In 1998, I was trying to improve the atrocious quality of service offered by Sri Lanka Telecom. My efforts included persuasion: I brought in a quality advocate from BC Tel, a Canadian telecom operator, and organized a public lecture. There, I recall responding to the main criticism made of my efforts by SLT engineers that I was imposing unrealistic American standards of quality on Sri Lanka. I said that no one obtains a phone to keep in the house as an ornamental object; that they went to all the trouble of obtaining a phone in order to talk to people and for that, they needed dialtone.
You can imagine my surprise when I see a New York Times writer saying that fixed phones in America are becoming ornamental objects. It’s not that they are rooting out the copper lines or fiber; but that it does not make sense to have phones that are fixed to walls (except in baseball dugouts and places such as that).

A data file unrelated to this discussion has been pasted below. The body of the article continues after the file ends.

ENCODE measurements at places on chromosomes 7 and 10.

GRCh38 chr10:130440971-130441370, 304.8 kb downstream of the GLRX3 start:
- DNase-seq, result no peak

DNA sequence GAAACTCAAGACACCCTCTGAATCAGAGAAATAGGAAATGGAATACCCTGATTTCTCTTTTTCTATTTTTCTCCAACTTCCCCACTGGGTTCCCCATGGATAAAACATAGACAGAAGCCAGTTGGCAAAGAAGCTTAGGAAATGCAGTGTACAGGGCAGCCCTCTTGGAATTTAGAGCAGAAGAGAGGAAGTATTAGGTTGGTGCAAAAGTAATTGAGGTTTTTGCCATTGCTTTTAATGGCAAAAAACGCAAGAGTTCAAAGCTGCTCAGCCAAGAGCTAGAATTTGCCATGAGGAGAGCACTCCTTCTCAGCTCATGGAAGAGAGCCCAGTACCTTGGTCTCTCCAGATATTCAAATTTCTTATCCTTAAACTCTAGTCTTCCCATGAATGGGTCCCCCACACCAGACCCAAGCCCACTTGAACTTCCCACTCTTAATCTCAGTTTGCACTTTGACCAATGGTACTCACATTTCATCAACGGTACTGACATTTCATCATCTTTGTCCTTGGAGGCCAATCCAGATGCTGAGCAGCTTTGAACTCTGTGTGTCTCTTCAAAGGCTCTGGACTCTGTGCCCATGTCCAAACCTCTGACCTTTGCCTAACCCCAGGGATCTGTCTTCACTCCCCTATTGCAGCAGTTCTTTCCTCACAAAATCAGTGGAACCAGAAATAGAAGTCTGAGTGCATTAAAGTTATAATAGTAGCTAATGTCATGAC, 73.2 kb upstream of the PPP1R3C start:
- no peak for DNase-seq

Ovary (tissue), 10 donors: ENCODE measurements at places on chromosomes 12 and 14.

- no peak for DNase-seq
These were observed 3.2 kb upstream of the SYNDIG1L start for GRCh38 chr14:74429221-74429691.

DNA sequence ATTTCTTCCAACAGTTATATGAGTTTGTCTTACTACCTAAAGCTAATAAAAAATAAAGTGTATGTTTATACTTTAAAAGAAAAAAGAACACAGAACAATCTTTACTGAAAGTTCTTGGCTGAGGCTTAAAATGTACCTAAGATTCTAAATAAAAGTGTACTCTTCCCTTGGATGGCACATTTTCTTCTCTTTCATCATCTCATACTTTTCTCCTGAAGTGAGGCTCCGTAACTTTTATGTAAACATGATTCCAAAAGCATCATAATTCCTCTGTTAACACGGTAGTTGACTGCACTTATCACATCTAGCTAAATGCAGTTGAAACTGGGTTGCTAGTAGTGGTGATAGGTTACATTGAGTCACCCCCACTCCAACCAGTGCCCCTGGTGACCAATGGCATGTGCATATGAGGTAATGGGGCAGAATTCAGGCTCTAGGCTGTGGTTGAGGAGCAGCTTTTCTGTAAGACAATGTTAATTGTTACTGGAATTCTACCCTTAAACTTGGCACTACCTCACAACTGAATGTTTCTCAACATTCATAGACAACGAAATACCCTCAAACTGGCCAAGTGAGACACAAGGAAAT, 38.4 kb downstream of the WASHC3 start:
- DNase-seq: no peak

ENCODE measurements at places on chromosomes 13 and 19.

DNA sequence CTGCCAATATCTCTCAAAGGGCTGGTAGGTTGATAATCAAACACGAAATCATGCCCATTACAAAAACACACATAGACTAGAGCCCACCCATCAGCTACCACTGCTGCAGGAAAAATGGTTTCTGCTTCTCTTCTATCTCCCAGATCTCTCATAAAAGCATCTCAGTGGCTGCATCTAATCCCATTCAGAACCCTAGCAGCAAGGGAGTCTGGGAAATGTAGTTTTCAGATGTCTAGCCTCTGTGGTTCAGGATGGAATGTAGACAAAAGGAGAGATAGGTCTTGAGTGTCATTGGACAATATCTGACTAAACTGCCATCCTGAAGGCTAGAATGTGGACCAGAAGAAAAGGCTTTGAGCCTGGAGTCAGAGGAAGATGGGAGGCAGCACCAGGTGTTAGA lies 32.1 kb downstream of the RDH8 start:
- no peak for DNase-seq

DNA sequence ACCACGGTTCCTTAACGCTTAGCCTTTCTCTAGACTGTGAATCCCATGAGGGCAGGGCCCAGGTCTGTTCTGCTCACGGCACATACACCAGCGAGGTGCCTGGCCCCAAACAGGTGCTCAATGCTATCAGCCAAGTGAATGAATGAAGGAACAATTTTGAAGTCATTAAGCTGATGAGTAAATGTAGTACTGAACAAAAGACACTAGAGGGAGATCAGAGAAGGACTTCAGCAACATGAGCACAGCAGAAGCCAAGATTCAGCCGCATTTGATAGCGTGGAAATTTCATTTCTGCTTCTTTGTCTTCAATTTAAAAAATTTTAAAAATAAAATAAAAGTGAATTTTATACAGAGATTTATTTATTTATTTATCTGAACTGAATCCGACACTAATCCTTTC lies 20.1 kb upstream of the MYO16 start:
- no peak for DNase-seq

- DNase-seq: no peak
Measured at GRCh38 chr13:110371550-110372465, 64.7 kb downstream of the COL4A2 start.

The seed-strewn dugouts of baseball stadiums around the country may very well end up the final bastions of corded communication in this wireless era.
While landlines in homes collect dust and serve increasingly decorative functions, the attitude among baseball clubs is a familiar one in a sport tied tightly to old-fashioned ways: why change what works?